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Configure custom access to Packs
Configure custom access to Packs

For Enterprise only: Use custom configs to grant Pack access to certain users, block access for others, and limit Pack functionality

Updated over a week ago

Org admins for teams on Coda’s Enterprise plan can already control which Packs are accessible to users within their workspaces. And with custom Pack configurations, org admins have the additional ability to control:

  • Who can add connections for a Pack in the organization’s docs

  • What functionality of that Pack can be used and how users can use the Pack

  • How docs containing that Pack can be shared within their organization

For example, you might want to allow org members to only be able to view data from the Slack Pack without being able to take actions in Slack. Or maybe you want Group A to access all projects from the Jira Pack, and block Group B from accessing ProjectX.

Furthermore, you can also optionally create configs to enforce DLP-like controls over how docs containing sensitive Pack data are shared, and ensure that only the designated users or groups have the privilege to access documents containing Pack data defined in the config. For example, Admins can allow only GroupB to access the revenue reports from SFDC and also ensure that the doc with this SFDC data cannot be shared with anyone outside of the members in GroupB.

If you’re an org admin, you can create these Pack configs using JSON to only authorize access to specific parts of a Pack for a specific users (or user groups). Read on to learn all about Pack configurations!

Within this article, you’ll find...

Getting started

All Pack approvals and configurations can be managed in the Pack approvals section of your organization settings.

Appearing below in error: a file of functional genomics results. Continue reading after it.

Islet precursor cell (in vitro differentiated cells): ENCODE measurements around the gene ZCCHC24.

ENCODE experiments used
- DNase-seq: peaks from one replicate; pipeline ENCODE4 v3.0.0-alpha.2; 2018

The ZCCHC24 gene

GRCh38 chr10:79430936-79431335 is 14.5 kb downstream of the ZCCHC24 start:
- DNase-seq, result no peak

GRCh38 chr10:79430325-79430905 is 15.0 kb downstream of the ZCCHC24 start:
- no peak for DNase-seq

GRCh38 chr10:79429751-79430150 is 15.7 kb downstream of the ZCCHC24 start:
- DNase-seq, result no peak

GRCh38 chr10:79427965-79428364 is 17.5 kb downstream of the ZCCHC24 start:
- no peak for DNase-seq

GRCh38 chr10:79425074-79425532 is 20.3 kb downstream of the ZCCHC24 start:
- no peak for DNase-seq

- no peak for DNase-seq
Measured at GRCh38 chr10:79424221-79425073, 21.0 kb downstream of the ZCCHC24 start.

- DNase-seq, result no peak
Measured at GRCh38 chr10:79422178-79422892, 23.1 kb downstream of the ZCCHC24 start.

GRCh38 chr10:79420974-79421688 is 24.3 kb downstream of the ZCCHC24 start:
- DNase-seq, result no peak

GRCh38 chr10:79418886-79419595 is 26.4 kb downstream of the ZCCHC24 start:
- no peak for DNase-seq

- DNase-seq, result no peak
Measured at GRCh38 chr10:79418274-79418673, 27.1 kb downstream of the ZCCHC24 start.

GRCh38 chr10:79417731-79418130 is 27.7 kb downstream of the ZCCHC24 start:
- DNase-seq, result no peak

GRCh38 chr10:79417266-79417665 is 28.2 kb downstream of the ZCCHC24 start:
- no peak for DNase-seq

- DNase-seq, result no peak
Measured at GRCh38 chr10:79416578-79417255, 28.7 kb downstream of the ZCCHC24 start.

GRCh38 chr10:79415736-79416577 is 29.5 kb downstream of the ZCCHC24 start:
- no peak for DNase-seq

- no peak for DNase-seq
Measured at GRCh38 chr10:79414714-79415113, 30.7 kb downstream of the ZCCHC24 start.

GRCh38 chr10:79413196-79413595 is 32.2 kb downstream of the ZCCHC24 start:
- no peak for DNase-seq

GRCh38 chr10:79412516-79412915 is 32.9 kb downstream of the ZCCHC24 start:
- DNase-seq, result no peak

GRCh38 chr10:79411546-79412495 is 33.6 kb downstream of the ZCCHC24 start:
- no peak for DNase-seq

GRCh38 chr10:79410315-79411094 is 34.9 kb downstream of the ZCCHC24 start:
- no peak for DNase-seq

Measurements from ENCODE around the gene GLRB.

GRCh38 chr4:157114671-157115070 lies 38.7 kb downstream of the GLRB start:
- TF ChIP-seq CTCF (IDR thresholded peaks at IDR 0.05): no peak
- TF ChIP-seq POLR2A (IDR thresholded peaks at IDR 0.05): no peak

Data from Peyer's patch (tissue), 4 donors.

If you want to require admin approval for all Packs, you can toggle on the Require admin approval and policies setting, which will require org members to request approval anytime they want to add a new Pack to a doc. Org admins will then have to approve or deny each Pack request. Learn more about Pack requests and approvals here.

But if you don’t want the overhead of reviewing and approving every single Pack request, you can pre-configure how certain Packs can be used by specific members (or groups) of your organization. The section below will dive into how to create the configurations. But first - a bit of context:

Packs can be in one of the following three states within your organization:

  • Approved Packs: They can be used by any user on docs within workspaces in your organization. This includes users outside of your org.

  • Denied Packs: They can not be used by anyone. Your org users can not install or connect an account to this Pack in any doc.

  • Configured Packs: They have configurations created by the org admin that dictates who has access to these Packs and how they can be used. Users outside your org will not be able to use these Packs with their accounts on docs within workspaces in your organization. Similarly, org users will not be able to use these Packs in workspaces that are outside of your organization. Learn about these custom configurations in the following section.

The Packs approvals section of your organization will show the following tabs:

  • Packs you have configured or denied/allowed: If Pack approvals are disabled, this tab will show a list of Packs that have been configured for members in your organization to use, and Packs that are explicitly denied with a configuration. If Pack approvals are enabled, this tab will contain a list of Packs that have been approved for all users or approved with a configuration.

  • Packs used in your organization: This tab shows all Packs that have been installed the docs in your organization, or Packs with an account connected by a user in your org.

  • All Packs: This tab will show all Packs that you and users in your organization have access to. You can pre-configure or approve/deny access to any of these packs if needed.

Create custom configurations

To get started with creating Pack configurations, follow these steps:

  1. In the lower left corner, click on More options

  2. Select Organization Settings

  3. Click into the Packs approvals section

  4. Under Packs used in your organization tab, find the Pack you’d like to configure. Expand to see details and click on Add new configuration.